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FEMA trailers arrive to help Camp Fire survivors

The wildfire recovery process is underway in Butte County as four to five families were placed in temporary FEMA trailers over the weekend, with more trailers to be rolled out this week.

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Though the Federal Emergency Management Agency [FEMA] is still working on locations to house the many Camp Fire survivors who are without homes, the first few families were moved into temporary housing trailers over the weekend.

Michael Hart, News Desk Manager at FEMA, says that more people will be moved in this week, but the agency is “still evaluating areas” that would be feasible for accommodating survivors.

Since the Camp Fire erupted on Nov. 8, 2018, survivors have been awaiting news of plans for temporary housing from state and federal agencies. After shelters quickly filled with people fleeing the fire, it became clear that alternative forms of shelter, such as RVs and trailers, were necessary. FEMA and The California Governor's Office of Emergency Services were called on to act.

So far, only five families have moved into FEMA trailers, with an undetermined number of families to be housed in the same manner sometime this week. FEMA and Cal OES are still working on locations for these future trailers.

In a recent press conference, Toney Raines, emergency management program senior at FEMA, noted how location plays a huge role in the recovery process. Proximity to one’s hometown is crucial for access to jobs, businesses, and properties. Distance can hinder emotional recovery, as well.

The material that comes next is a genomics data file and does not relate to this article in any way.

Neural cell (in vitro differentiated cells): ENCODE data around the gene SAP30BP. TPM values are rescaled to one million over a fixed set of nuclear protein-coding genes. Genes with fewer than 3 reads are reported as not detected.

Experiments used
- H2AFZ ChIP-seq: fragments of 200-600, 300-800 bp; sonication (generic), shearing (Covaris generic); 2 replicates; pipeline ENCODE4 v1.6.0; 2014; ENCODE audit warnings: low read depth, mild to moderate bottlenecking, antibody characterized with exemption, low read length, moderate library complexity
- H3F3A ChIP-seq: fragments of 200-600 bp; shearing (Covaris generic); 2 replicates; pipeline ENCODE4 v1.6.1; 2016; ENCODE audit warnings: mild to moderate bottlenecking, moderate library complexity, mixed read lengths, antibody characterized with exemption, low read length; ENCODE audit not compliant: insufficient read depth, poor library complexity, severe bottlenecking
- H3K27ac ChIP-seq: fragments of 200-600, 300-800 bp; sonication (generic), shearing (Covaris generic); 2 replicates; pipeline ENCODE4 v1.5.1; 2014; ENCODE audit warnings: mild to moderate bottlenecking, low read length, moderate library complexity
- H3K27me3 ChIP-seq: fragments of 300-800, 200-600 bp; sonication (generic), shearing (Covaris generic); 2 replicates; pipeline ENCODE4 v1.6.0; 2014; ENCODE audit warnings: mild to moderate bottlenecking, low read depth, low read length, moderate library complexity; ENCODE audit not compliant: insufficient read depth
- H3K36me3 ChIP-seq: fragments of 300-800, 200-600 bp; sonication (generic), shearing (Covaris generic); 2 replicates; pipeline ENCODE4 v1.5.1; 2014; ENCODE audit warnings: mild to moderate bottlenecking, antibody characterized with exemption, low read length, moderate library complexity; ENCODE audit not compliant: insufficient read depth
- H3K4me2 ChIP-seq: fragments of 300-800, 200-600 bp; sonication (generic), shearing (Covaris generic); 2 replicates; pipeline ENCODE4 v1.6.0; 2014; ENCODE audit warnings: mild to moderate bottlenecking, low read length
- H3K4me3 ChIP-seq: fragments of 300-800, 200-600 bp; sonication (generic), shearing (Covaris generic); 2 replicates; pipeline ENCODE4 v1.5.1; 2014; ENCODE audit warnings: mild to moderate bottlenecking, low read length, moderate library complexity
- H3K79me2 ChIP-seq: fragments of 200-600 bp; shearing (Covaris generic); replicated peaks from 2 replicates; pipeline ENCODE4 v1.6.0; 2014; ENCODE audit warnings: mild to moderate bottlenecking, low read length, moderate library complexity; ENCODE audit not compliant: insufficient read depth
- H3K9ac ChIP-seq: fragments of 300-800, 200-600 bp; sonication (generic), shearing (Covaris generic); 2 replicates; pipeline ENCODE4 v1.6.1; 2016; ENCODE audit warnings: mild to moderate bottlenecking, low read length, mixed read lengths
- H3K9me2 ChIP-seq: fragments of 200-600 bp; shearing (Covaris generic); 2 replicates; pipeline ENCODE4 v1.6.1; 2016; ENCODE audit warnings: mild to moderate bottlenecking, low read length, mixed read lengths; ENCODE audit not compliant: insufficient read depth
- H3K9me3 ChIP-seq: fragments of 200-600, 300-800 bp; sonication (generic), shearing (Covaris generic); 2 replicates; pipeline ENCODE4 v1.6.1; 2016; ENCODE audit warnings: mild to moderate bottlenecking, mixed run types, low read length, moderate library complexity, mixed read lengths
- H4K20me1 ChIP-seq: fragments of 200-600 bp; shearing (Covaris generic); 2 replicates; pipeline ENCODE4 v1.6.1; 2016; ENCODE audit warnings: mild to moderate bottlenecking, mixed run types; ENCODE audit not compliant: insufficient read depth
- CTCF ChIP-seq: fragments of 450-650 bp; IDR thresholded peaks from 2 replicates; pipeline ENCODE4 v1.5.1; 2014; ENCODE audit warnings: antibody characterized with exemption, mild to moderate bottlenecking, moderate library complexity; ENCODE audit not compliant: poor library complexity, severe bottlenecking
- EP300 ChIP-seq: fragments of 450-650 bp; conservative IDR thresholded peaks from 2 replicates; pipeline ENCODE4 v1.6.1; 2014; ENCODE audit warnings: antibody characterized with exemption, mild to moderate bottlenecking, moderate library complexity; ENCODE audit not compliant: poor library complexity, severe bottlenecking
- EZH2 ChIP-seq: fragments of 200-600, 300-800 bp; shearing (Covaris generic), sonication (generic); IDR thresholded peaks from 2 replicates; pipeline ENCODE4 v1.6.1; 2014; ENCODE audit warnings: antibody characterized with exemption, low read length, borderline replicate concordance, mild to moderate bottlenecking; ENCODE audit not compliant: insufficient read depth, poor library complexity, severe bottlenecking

The FEMA trailers will also accommodate pet-owners, helping those who have avoided locals shelters by sleeping in their cars or tents for fear that they would be separated from their animals.

RELATED: FEMA trailers will accommodate Camp Fire survivors with animals

This type of housing option is only short-term. FEMA and Cal OES are still making plans for long-term housing options, which will likely be in the form of Manufactured Housing Units, or more commonly known as mobile homes. However, RVs and trailers offer an easy and accessible solution to the housing crisis that now plagues Butte County.

According to Hart, more concrete information on trailers and RVs will be coming soon as the momentum of placing people increases.

If you or someone you know is still in need of shelter after being displaced by the California wildfires, go to DisasterAssistance.gov or call 800-621-3362 to learn about Transitional Sheltering Assistance. This FEMA recovery program helps pay hotels and motels to shelter Camp Fire survivors while they transition to more permanent housing.

For more news on housing for Camp Fire survivors, check out the video below: